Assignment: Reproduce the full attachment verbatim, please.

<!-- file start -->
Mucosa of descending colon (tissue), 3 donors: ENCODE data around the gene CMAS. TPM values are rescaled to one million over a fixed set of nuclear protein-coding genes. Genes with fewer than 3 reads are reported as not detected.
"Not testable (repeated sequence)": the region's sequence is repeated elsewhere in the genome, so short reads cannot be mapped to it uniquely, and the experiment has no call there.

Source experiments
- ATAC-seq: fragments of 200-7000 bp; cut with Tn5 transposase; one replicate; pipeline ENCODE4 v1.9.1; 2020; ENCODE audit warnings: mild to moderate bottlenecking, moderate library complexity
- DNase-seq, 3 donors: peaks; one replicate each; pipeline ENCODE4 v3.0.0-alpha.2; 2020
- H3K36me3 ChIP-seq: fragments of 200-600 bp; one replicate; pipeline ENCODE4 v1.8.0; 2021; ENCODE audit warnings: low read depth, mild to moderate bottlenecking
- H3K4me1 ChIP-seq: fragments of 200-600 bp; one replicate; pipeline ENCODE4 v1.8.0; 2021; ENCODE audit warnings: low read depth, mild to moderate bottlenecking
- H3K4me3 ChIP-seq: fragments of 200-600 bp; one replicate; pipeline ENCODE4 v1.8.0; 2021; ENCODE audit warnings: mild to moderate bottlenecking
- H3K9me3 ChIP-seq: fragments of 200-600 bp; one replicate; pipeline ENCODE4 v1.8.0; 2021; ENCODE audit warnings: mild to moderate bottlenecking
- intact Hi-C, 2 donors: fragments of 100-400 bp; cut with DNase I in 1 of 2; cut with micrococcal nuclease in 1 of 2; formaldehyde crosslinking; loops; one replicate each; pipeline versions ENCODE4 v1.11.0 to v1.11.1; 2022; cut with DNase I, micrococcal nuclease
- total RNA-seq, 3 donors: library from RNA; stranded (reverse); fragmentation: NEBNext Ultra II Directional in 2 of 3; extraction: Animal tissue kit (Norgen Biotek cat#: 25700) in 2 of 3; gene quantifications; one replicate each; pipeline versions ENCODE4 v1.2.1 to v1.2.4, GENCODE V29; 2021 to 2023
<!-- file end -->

Mucosa of descending colon (tissue), 3 donors: ENCODE data around the gene CMAS. TPM values are rescaled to one million over a fixed set of nuclear protein-coding genes. Genes with fewer than 3 reads are reported as not detected.
"Not testable (repeated sequence)": the region's sequence is repeated elsewhere in the genome, so short reads cannot be mapped to it uniquely, and the experiment has no call there.

Source experiments
- ATAC-seq: fragments of 200-7000 bp; cut with Tn5 transposase; one replicate; pipeline ENCODE4 v1.9.1; 2020; ENCODE audit warnings: mild to moderate bottlenecking, moderate library complexity
- DNase-seq, 3 donors: peaks; one replicate each; pipeline ENCODE4 v3.0.0-alpha.2; 2020
- H3K36me3 ChIP-seq: fragments of 200-600 bp; one replicate; pipeline ENCODE4 v1.8.0; 2021; ENCODE audit warnings: low read depth, mild to moderate bottlenecking
- H3K4me1 ChIP-seq: fragments of 200-600 bp; one replicate; pipeline ENCODE4 v1.8.0; 2021; ENCODE audit warnings: low read depth, mild to moderate bottlenecking
- H3K4me3 ChIP-seq: fragments of 200-600 bp; one replicate; pipeline ENCODE4 v1.8.0; 2021; ENCODE audit warnings: mild to moderate bottlenecking
- H3K9me3 ChIP-seq: fragments of 200-600 bp; one replicate; pipeline ENCODE4 v1.8.0; 2021; ENCODE audit warnings: mild to moderate bottlenecking
- intact Hi-C, 2 donors: fragments of 100-400 bp; cut with DNase I in 1 of 2; cut with micrococcal nuclease in 1 of 2; formaldehyde crosslinking; loops; one replicate each; pipeline versions ENCODE4 v1.11.0 to v1.11.1; 2022; cut with DNase I, micrococcal nuclease
- total RNA-seq, 3 donors: library from RNA; stranded (reverse); fragmentation: NEBNext Ultra II Directional in 2 of 3; extraction: Animal tissue kit (Norgen Biotek cat#: 25700) in 2 of 3; gene quantifications; one replicate each; pipeline versions ENCODE4 v1.2.1 to v1.2.4, GENCODE V29; 2021 to 2023